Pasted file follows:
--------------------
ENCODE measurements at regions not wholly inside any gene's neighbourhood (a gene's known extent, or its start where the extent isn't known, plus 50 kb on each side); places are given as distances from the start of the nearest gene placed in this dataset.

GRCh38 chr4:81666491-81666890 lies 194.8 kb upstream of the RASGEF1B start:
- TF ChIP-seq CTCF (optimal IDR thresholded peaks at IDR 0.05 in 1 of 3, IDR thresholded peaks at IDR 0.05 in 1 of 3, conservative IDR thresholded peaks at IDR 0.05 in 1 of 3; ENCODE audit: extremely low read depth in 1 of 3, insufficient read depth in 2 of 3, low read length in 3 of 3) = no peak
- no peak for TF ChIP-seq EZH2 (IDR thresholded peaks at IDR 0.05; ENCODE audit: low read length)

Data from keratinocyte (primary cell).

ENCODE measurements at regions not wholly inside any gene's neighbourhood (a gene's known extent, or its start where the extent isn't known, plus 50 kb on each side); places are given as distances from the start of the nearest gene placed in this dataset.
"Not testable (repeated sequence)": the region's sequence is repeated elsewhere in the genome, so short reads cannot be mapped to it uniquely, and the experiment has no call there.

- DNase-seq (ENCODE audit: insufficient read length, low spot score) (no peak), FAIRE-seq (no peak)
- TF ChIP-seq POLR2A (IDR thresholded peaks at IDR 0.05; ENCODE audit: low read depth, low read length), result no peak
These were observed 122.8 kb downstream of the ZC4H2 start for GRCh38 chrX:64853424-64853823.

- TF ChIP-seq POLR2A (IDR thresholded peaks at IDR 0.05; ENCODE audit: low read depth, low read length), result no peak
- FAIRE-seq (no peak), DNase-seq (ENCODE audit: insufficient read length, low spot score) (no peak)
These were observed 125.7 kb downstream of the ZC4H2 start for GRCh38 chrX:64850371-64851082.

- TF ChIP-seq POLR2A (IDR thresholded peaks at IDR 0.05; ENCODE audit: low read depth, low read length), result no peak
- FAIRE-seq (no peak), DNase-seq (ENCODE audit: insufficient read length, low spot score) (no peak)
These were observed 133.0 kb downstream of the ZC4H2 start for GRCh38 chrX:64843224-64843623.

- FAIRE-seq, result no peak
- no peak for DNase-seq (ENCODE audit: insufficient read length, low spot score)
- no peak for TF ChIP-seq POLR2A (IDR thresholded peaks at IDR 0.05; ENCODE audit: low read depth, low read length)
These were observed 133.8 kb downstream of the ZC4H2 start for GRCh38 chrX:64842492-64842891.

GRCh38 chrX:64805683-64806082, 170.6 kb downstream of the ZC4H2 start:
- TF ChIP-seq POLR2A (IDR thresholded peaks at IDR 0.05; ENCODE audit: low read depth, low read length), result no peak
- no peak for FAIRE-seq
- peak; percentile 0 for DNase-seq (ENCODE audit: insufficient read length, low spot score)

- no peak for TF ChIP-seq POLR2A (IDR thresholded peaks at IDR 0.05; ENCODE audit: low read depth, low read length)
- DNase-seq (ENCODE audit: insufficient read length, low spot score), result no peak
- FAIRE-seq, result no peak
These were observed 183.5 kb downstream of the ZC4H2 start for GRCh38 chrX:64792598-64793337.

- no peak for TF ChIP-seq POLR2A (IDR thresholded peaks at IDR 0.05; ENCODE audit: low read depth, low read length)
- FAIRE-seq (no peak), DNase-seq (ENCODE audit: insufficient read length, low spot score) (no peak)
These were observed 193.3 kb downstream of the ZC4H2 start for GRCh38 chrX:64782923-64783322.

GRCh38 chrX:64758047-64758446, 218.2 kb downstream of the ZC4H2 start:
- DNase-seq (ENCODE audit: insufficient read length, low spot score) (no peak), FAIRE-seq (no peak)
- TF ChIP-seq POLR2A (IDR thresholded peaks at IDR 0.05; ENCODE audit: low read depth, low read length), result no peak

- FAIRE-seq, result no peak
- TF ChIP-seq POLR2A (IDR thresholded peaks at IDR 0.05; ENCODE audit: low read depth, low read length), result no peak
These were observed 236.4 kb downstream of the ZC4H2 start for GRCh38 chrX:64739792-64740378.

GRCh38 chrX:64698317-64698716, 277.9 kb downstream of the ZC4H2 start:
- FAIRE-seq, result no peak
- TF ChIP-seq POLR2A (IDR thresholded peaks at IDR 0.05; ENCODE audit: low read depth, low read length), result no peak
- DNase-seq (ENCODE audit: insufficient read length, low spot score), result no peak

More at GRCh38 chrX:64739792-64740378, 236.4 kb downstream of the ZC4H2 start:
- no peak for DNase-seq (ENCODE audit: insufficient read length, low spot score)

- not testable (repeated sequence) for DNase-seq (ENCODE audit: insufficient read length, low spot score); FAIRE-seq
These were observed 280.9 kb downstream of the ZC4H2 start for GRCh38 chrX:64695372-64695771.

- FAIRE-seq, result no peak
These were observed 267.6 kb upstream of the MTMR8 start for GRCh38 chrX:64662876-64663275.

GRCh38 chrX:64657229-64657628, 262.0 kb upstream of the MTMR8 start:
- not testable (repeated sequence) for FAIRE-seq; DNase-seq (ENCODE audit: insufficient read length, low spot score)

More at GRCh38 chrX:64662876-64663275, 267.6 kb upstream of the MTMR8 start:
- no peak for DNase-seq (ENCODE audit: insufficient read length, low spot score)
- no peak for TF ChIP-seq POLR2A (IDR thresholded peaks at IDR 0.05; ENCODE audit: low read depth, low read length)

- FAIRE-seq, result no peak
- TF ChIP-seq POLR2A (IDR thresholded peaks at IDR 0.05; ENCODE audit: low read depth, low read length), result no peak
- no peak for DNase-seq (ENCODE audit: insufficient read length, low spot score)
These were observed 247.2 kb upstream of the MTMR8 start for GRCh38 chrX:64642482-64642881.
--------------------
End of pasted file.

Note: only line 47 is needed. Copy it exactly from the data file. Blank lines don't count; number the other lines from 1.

These were observed 267.6 kb upstream of the MTMR8 start for GRCh38 chrX:64662876-64663275.